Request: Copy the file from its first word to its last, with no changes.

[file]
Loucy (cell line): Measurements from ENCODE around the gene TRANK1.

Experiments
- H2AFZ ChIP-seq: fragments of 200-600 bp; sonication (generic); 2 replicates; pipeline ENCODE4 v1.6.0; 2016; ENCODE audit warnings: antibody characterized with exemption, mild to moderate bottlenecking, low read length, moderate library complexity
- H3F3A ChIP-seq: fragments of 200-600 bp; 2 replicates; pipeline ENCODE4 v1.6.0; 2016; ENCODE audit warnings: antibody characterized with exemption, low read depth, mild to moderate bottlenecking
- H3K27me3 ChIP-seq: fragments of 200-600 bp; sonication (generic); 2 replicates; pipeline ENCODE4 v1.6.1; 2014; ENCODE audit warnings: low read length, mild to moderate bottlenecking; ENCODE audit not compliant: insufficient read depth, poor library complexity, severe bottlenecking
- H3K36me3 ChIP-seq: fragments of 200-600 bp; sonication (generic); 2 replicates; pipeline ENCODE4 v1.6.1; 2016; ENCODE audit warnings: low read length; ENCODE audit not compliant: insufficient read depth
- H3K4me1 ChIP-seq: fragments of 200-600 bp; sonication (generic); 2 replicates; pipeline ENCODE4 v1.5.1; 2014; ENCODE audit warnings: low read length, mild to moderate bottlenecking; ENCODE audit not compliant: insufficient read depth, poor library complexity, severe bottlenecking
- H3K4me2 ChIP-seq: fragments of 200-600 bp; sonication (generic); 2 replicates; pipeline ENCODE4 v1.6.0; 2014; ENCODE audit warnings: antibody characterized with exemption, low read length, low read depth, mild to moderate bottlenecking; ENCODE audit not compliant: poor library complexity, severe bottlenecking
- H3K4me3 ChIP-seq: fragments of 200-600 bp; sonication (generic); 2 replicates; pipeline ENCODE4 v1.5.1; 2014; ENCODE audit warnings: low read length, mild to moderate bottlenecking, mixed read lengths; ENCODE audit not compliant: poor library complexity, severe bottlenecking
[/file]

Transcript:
Loucy (cell line): Measurements from ENCODE around the gene TRANK1.

Experiments
- H2AFZ ChIP-seq: fragments of 200-600 bp; sonication (generic); 2 replicates; pipeline ENCODE4 v1.6.0; 2016; ENCODE audit warnings: antibody characterized with exemption, mild to moderate bottlenecking, low read length, moderate library complexity
- H3F3A ChIP-seq: fragments of 200-600 bp; 2 replicates; pipeline ENCODE4 v1.6.0; 2016; ENCODE audit warnings: antibody characterized with exemption, low read depth, mild to moderate bottlenecking
- H3K27me3 ChIP-seq: fragments of 200-600 bp; sonication (generic); 2 replicates; pipeline ENCODE4 v1.6.1; 2014; ENCODE audit warnings: low read length, mild to moderate bottlenecking; ENCODE audit not compliant: insufficient read depth, poor library complexity, severe bottlenecking
- H3K36me3 ChIP-seq: fragments of 200-600 bp; sonication (generic); 2 replicates; pipeline ENCODE4 v1.6.1; 2016; ENCODE audit warnings: low read length; ENCODE audit not compliant: insufficient read depth
- H3K4me1 ChIP-seq: fragments of 200-600 bp; sonication (generic); 2 replicates; pipeline ENCODE4 v1.5.1; 2014; ENCODE audit warnings: low read length, mild to moderate bottlenecking; ENCODE audit not compliant: insufficient read depth, poor library complexity, severe bottlenecking
- H3K4me2 ChIP-seq: fragments of 200-600 bp; sonication (generic); 2 replicates; pipeline ENCODE4 v1.6.0; 2014; ENCODE audit warnings: antibody characterized with exemption, low read length, low read depth, mild to moderate bottlenecking; ENCODE audit not compliant: poor library complexity, severe bottlenecking
- H3K4me3 ChIP-seq: fragments of 200-600 bp; sonication (generic); 2 replicates; pipeline ENCODE4 v1.5.1; 2014; ENCODE audit warnings: low read length, mild to moderate bottlenecking, mixed read lengths; ENCODE audit not compliant: poor library complexity, severe bottlenecking